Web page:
We included any interventions to improve access to healthcare information during a consultation for prescribing, for example, tools and aids (possible interventions could use digital resources, books, protocols, and so on). Also, studies that did not focus on an intervention (eg, observational studies) were included. We did not include studies focusing on interventions that aimed to improve the quality of care, supervision or mentoring of healthcare workers unless they also included tools or aids for healthcare workers that were available during the consultation. We included any type of comparator interventions and studies that did not use a comparator.11

The primary outcome of this review is the proportion of healthcare workers obtaining healthcare information during consultations or transactions (ie, from the time when the patient arrives to leaving) from different sources (eg, use of books, guidelines, digital resources, peer networks, no information—memory). Secondary outcomes are any change in healthcare provider knowledge or behaviour (eg, prescribing in intervention studies), clinical outcomes, adverse outcomes (eg, misconceptions resulting from out-of-date or incorrect information, whether obtaining information to guide prescribing relevant to a consultation affects the quality of a consultation; eg, patients trust a healthcare worker less or perceive a lack of empathy when a health worker looks up information) and use of resources.11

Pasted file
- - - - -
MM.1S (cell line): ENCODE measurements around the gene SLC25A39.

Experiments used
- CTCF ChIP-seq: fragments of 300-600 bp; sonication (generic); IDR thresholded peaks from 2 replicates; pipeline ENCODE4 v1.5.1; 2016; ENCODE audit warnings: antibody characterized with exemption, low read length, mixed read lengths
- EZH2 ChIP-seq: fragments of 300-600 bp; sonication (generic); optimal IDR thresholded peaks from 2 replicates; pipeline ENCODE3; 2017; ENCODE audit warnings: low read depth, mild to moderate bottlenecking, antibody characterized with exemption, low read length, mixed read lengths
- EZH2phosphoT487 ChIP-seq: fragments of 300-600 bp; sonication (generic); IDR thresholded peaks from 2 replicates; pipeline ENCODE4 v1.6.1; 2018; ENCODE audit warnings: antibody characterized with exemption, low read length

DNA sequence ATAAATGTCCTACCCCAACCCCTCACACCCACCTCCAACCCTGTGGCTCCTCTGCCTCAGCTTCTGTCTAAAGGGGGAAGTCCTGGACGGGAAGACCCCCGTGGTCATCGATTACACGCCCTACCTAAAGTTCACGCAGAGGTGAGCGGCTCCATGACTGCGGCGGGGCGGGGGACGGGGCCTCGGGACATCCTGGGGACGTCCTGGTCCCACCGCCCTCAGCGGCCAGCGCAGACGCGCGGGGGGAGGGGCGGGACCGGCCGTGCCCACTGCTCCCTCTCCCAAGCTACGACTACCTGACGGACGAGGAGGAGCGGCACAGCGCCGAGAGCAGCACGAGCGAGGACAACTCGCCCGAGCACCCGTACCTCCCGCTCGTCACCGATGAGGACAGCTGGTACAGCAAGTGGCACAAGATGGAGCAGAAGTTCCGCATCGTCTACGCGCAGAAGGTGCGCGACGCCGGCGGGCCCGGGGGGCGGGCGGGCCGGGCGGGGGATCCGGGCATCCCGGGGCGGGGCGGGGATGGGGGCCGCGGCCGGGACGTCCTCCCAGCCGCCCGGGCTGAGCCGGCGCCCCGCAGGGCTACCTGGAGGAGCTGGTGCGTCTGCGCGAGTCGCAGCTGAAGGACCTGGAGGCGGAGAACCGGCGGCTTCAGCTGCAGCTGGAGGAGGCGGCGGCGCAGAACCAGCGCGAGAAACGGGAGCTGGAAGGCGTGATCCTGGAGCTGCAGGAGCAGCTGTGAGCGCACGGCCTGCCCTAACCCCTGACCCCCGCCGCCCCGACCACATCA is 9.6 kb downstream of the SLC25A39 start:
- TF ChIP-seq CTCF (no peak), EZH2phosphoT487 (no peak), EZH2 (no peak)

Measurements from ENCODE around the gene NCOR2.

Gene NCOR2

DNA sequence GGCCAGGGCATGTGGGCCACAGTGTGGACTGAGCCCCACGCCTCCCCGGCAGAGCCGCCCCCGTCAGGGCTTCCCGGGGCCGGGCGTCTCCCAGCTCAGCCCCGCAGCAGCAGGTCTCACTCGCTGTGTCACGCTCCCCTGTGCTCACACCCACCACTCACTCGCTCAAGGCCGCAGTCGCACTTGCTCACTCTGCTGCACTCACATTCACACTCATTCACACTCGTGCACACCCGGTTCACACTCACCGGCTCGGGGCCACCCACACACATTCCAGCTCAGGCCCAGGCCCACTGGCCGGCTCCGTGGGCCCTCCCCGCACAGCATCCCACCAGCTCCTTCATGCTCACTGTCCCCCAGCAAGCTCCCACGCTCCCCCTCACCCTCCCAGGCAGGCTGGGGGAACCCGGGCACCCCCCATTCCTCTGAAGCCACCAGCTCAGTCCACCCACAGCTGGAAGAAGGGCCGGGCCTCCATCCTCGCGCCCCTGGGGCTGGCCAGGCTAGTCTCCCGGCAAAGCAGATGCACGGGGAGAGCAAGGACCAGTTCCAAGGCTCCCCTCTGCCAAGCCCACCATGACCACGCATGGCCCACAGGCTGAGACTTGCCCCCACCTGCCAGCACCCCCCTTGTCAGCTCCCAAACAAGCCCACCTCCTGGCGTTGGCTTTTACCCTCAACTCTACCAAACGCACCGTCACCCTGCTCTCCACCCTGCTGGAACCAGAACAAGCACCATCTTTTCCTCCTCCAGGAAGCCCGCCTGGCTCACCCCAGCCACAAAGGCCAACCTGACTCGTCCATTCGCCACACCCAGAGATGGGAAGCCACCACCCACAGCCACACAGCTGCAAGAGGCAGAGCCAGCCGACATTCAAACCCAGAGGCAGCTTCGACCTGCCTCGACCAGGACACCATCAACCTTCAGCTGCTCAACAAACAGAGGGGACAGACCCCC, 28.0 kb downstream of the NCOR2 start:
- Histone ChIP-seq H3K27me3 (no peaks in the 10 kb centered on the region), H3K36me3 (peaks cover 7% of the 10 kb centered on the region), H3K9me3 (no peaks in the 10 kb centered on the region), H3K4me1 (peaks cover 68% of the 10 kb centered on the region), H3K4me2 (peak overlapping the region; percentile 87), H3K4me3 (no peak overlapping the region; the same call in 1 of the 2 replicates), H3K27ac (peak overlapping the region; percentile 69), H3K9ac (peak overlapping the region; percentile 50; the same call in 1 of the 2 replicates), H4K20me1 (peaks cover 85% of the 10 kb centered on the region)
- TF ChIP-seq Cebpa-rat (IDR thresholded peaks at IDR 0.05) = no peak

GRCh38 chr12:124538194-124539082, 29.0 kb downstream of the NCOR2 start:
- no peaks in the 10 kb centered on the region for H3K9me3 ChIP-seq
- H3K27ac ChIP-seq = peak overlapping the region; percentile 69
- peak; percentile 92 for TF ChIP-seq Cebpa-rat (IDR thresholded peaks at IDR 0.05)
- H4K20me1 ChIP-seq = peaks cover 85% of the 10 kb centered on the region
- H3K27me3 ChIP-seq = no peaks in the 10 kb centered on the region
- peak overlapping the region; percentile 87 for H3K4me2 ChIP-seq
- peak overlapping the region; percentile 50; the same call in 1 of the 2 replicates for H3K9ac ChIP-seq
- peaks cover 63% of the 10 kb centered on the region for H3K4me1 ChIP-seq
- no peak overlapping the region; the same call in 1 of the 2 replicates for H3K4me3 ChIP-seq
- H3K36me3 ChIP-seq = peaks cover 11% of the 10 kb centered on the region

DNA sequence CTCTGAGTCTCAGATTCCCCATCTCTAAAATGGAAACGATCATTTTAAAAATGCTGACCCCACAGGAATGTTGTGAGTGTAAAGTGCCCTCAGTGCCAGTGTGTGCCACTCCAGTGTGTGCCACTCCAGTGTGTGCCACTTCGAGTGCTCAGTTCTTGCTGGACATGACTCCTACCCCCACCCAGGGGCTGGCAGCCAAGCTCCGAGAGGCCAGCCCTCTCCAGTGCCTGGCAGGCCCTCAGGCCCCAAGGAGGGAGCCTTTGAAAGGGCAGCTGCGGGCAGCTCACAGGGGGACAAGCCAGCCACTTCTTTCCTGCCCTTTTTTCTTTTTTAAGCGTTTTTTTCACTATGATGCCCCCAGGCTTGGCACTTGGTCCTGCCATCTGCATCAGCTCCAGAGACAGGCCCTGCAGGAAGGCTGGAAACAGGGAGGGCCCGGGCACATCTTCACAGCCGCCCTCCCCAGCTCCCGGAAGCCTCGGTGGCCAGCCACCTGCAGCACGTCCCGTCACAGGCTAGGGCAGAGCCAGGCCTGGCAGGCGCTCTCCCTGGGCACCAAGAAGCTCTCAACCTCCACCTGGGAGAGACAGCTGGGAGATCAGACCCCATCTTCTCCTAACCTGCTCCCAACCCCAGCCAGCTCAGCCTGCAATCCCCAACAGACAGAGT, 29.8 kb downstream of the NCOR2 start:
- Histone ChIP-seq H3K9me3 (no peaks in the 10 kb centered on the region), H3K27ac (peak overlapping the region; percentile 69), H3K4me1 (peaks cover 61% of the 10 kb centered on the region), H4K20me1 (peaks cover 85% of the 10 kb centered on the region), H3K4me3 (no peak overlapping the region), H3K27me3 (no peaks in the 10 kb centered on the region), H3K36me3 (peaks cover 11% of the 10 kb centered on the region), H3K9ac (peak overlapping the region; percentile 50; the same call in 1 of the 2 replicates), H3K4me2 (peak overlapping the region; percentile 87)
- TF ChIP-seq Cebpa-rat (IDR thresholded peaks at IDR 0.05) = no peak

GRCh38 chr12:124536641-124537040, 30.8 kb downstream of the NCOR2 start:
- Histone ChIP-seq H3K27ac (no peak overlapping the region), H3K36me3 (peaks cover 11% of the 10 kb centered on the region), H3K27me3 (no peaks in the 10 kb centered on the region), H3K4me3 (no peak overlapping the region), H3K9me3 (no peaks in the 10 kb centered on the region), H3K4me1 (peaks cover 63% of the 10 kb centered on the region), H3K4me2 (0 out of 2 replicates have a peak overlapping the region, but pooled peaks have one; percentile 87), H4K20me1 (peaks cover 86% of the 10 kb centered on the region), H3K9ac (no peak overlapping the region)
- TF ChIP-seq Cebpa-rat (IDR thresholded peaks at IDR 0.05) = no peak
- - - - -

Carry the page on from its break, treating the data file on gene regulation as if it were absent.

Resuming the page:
Information sources and search strategy

Relevant articles were identified by searching electronic databases: MEDLINE through Ovid; EMBASE through Ovid; CABI Global Health through Ovid; WHO Global Health Library; POPLINE; Africa-Wide Information; Library, Information Science & Technology D/base; Web of Science; Cochrane Central Register of Controlled Trials (CENTRAL); WHO International Clinical Trials Registry Platform; and ClinicalTrials.gov. In addition, the Healthcare Information For All (HIFA) network was consulted for relevant publications and emailed authors of identified papers to identify additional articles. After identifying eligible studies, we ran citation searches of included studies (eg, in Google Scholar, Scopus or Web of Knowledge).11

Final search strategies were tailored to different databases with a medical research librarian (John Eyers). No study design filter was used as both quantitative and qualitative studies were included. We used the titles, abstracts and keywords of a set of articles for which we knew that met our inclusion criteria to define a search strategy that returned all these articles.11

Data management, collection and analysis